2. The Luxury City vs. the Middle Class – Via American.Com- The sustainable city of the future will rest on the revival of traditional institutions that have faded in many of today’s cities.Ellen Moncure and Joe Wong first met in school and then fell in love while living in the same dorm at the College of William and Mary. After graduation, they got married and, in 1999, moved to Washington, D.C., where they worked amid a large community of single and childless people.Like many in their late 20s, the couple began to seek something other than exciting careers and late-night outings with friends. “D.C. was terrific,” Moncure recalled over lunch near her office in lower Manhattan. It was an extension of college. But after a while, you want to get to a different ‘place.’
3. Video: Mortgage Fraud Scandal Brewing – Via Econ Video
4. Tesla Motors CEO Elon Musk: ‘Great Companies Are Built on Great Products’ – Via Knowledge @ Wharton – Entrepreneur Elon Musk has three passions: the Internet, space exploration and clean energy. The first paid off handsomely for him in 2002 when he sold PayPal to eBay for $1.5 billion in stock. The second is fueled by SpaceX, a company that makes space launch vehicles. Musk’s third passion is Tesla Motors, which makes the Tesla Roadster, an electric sports car that claims to go 244 miles per charge and sells for $101,500 or more. In the first of a two-part podcast with Wharton Entrepreneurial Programs and Knowledge@Wharton, Musk speaks with management professor John Paul MacDuffie, co-director of the International Motor Vehicle Program, about electric cars, hybrids, the Tesla and the mysterious ways of Detroit. For coverage of his leadership presentation, read: Harnessing the Sun and Outer Space: Elon Musk’s Sky-high Vision.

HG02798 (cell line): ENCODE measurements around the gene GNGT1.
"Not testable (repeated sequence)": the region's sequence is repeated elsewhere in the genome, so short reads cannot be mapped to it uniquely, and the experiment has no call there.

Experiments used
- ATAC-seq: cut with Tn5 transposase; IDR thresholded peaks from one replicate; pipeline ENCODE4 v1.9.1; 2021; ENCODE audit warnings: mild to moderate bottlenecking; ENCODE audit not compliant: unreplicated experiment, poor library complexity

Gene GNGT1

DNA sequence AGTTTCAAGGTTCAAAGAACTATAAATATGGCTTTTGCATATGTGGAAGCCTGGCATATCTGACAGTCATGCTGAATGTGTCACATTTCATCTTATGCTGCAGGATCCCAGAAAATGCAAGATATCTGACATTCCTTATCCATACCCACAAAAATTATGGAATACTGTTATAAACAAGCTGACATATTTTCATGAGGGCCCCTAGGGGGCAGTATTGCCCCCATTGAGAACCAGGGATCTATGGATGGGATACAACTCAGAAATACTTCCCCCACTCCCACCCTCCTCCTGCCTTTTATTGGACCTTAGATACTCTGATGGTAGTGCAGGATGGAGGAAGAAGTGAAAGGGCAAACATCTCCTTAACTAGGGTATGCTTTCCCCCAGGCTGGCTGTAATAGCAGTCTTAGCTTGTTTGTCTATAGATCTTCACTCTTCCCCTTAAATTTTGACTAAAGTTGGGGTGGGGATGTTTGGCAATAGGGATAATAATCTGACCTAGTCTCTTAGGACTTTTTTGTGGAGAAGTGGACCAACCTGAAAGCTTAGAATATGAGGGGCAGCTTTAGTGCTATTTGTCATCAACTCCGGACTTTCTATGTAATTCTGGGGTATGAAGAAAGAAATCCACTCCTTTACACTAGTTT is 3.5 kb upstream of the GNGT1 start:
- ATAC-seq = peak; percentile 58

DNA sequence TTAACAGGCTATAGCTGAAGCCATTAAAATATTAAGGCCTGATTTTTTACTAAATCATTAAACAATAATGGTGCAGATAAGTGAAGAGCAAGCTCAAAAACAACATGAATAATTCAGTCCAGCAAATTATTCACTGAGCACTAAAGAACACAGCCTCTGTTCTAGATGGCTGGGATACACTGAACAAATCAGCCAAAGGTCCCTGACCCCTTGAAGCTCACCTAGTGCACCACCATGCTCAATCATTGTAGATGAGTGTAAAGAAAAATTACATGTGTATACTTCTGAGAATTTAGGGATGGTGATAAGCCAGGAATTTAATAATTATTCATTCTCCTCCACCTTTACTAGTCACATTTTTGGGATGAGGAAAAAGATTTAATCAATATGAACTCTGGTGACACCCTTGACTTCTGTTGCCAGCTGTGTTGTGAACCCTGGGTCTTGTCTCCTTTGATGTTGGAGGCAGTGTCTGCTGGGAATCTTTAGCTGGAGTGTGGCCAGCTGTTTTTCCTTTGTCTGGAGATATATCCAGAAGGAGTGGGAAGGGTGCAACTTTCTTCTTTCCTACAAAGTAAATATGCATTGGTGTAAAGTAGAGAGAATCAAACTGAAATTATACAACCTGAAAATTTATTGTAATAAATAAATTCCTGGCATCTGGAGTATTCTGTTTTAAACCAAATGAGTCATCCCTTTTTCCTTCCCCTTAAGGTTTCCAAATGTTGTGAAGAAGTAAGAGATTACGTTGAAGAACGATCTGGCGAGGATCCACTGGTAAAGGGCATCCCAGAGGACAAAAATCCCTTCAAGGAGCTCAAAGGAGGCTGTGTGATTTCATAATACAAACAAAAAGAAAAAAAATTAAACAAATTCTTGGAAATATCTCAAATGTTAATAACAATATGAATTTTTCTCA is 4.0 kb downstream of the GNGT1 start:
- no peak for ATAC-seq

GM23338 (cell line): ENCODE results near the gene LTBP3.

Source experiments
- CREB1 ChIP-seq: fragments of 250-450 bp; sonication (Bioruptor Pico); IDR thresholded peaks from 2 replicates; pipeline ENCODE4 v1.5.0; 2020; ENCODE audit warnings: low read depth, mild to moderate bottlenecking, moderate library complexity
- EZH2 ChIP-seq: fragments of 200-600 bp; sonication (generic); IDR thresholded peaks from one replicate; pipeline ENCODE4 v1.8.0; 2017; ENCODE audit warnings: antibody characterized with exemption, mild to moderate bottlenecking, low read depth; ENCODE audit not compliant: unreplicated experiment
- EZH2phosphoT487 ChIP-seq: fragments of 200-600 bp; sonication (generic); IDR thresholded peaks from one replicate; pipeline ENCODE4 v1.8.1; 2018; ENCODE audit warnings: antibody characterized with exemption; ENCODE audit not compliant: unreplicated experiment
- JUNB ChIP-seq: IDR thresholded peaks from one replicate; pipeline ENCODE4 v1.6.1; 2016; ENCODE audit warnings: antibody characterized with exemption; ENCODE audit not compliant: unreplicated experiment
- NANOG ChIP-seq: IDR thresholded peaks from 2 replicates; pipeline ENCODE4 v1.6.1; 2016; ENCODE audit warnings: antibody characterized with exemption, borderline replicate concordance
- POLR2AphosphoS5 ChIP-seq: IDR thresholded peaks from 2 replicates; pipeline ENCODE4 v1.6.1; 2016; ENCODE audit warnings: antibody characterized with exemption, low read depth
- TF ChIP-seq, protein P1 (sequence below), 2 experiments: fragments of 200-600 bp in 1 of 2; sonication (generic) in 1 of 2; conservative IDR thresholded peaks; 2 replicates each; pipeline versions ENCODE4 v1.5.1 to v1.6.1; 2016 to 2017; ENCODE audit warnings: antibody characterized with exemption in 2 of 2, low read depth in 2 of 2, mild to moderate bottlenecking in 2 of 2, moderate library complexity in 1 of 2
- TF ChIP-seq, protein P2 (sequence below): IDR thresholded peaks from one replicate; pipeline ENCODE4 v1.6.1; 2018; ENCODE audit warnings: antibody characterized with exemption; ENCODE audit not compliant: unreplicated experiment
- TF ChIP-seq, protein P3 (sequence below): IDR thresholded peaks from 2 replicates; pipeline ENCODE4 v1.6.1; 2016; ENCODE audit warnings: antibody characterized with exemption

5. Visualization: It Pays To Lobby – Via Econ Data – Below is a chart of bailout funds received as a multiple of that $13mm spent on lobbying in the quarter.
6. Video: Umair Haque: Achieving Behavioral Innovation – Via Fora.Tv – Speaking at the BRITE ’09 Conference, Umair Haque, director of the Havas Media Lab, discusses why firms looking to innovate should start by reconceiving the costs and benefits that shape the behavior of their consumers.
7. Video: The Future of Transportation with Robin Chase Founder Of ZipCar – Janera hosts a Conversation with Robin Chase, Founder of Zipcar and C.E.O. of GoLoco, and Vijay Vaitheeswaran, award-winning correspondent for The Economist and an authority on the future of energy.The future of transportation touches on some of today’s most pressing issues: How do we balance long-term and short-term priorities? Should the environment take a backseat to the recession? What will future forms of ride-sharing, car-sharing, and public transportation look like? How can you be a Global Nomad without leaving a gigantic carbon footprint?